When to transplant tomatoes to raised beds

oilriggMarch 14, 2013

I have tomato and pepper plants that are growing too big in their 16 oz plastic containers. For the past few days the weather has been around 70úF with night temps around 50úF (with coldest temp at 5am around 48úF). The next couple of days it will be ~70úF with lows ~45úF. I'm wondering if it's alright to transplant tomatoes/peppers into raised beds? I also plan on growing some in grow bags.

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digdirt2(6b-7a No.Cent. AR HZ8 Sun-35)

General guide is 50s at night. Are they well hardened off already? if not they need to be. That will take about a week and by then the night temps should be consistently in the 50s, right? Otherwise you may have some nights you'll need to cover them..

Dave

    Bookmark   March 14, 2013 at 6:29PM
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oilrigg

I started from seeds around January 13th. I initially grew them under grow lights, but took them outside whenever it was sunny. They've been under the sun ~8 hours/day for the past 2 weeks.

Well, according to weatherspark.com the night time temps here will be 50úF or more starting April 21st. For this month the night time low is 48úF average. Is 48úF too cold for tomatoes/peppers?

    Bookmark   March 14, 2013 at 7:05PM
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kathyb912_in (5a/5b, Central IN)(5a/5b)

Last summer, I was able to get my tomatoes and peppers out earlier than usual due to an early spring, but we still had some nights that dropped into the lower 50's. The tomatoes did fine, but information I've seen on peppers says that if they get below 55 in the spring, their growth could be set back significantly. Therefore, I would cover the peppers every evening with an empty plastic flower pot or frost blanket until lows were consistently above 55. This worked out for me.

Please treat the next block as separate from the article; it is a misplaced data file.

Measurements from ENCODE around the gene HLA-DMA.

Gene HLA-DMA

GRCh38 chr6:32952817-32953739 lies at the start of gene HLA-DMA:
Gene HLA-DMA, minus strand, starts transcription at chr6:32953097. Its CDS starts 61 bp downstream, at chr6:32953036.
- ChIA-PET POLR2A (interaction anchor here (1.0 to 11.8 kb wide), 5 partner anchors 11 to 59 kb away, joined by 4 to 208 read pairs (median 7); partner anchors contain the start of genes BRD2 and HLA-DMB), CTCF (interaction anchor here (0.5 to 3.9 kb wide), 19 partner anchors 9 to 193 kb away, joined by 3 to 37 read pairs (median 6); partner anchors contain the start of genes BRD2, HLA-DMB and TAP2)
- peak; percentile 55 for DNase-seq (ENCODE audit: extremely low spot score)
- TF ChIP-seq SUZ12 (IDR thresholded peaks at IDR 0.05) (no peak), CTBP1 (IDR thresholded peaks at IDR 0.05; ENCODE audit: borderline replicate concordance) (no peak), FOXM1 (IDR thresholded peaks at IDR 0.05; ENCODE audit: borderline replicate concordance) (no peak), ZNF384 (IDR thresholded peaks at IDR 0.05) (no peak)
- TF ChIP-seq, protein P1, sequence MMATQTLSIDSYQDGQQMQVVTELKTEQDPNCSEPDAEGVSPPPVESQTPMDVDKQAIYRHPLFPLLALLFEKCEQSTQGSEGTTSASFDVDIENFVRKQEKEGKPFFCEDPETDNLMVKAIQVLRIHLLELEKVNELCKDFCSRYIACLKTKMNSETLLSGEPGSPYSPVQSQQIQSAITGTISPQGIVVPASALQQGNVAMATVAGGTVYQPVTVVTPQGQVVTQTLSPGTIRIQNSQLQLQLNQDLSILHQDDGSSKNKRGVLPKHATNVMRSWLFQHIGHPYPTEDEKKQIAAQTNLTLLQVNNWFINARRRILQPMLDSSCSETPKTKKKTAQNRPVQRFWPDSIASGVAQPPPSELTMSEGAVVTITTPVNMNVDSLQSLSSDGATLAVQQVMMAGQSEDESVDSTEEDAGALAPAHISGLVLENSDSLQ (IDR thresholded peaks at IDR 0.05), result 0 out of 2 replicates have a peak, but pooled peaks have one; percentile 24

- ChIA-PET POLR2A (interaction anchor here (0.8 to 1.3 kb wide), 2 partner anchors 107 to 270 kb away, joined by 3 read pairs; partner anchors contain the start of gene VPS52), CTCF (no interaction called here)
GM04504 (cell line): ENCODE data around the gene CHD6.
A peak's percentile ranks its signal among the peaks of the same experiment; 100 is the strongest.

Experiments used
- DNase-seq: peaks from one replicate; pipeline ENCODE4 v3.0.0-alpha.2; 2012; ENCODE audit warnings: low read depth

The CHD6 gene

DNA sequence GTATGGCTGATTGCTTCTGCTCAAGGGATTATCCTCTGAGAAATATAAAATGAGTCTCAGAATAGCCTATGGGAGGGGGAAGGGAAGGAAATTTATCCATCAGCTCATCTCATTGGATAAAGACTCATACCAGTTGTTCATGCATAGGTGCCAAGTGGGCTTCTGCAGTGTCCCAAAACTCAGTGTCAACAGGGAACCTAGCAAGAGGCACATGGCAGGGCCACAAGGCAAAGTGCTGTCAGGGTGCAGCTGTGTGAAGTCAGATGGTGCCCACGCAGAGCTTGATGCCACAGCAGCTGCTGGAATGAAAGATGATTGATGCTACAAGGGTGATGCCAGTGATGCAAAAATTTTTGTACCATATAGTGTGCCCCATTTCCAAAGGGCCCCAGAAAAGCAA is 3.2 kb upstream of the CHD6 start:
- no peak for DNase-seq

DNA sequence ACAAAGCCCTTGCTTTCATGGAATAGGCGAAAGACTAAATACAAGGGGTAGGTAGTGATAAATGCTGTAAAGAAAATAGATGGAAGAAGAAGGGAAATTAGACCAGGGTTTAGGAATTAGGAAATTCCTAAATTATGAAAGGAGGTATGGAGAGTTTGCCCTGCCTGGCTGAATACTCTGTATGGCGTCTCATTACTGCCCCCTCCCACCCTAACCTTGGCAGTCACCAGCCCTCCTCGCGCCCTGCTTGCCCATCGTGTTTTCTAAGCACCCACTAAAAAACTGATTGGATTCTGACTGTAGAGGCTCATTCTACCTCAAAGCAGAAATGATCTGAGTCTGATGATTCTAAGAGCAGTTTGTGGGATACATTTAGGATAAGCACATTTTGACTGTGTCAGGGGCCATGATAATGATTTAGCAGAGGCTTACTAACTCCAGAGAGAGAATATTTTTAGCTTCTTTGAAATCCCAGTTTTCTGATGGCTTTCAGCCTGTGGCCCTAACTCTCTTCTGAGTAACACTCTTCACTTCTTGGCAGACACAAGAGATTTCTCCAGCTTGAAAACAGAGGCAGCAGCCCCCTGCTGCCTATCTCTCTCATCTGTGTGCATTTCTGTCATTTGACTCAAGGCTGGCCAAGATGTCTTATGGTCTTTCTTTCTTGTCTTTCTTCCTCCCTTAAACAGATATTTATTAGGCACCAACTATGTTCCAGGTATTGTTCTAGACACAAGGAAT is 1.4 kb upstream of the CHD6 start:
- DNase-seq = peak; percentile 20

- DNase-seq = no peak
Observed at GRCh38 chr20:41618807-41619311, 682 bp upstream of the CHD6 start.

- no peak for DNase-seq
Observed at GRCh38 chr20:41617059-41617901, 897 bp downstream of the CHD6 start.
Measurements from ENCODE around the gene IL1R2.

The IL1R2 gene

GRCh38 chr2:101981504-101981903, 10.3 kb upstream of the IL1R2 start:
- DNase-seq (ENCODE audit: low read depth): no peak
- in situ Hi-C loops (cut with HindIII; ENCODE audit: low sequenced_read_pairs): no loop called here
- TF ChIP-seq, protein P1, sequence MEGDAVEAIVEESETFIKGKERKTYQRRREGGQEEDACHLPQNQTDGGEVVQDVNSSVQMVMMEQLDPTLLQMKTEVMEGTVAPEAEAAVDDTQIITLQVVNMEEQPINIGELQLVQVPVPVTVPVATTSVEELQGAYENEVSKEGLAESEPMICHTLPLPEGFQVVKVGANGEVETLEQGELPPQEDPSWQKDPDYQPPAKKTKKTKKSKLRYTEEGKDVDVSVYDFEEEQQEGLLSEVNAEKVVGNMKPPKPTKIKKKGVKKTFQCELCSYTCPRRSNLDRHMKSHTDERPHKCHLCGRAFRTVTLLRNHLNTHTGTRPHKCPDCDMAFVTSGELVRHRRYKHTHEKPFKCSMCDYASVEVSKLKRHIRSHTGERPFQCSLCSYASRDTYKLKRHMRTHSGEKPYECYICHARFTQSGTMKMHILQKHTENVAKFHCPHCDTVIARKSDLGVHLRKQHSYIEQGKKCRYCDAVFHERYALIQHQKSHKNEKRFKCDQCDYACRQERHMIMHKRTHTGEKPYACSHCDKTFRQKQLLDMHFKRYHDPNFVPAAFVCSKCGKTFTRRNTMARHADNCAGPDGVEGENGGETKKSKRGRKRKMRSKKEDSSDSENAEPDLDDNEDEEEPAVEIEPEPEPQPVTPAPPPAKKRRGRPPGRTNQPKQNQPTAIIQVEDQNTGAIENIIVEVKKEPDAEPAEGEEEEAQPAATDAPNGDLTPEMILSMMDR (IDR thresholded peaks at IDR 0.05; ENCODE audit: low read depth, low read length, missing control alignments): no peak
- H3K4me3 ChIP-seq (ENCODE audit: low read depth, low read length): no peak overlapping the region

So based on that, I'd say definitely no to the peppers at 48. They like it even warmer than tomatoes.

    Bookmark   March 14, 2013 at 11:08PM
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digdirt2(6b-7a No.Cent. AR HZ8 Sun-35)

Air and soil temp requirements for peppers is very different than for tomatoes. Peppers prefer much warmer air and especially soil temps and can easily be stunted if planted too early.

As a general guideline peppers don't go into the garden until at least 2 weeks after tomatoes. So yes it would be too cold for peppers. And it is important to remember too that the recorded air temps and the soil level air temps where the plants are are very different. Official reading are done at 5-6 foot while the coldest air settles lower to the ground.

As for tomatoes. While they might tolerate the low-mid 40s they certainly won't benefit from it at all so why push the planting and risk their loss. If providing them with some protection is simply out of the question then wait to plant until the proper time.

Often folks start their seedlings far too early and find themselves in this bind so they are forced to transplant them into larger containers to keep them in the protected environment.

Ultimately it is your choice but why lose all the effort and work by rushing the transplanting.

Dave

    Bookmark   March 14, 2013 at 11:29PM
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Masbustelo

With tomatoes, soil temp is more important than air temperature. Soil temps of 50 degrees are the bare minimum for plant growth in general. If your temps aren't 55 and going up, very little will be gained. Black plastic on the ground, and tents around the plants with red cellophane can get you going at this time of year.

    Bookmark   March 15, 2013 at 12:00AM
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oilrigg

I actually don't want to transplant them outside yet, but since they're outgrowing their current pots I'm considering it. In my case, I have 4/5 gallon grow bags. I don't know if I want to put them in grow bags that big just yet because the tomatoes are only about 10" in height. I think the best solution is to get 1-gallon plastic pots and just keep bringing the plants in/out of the house.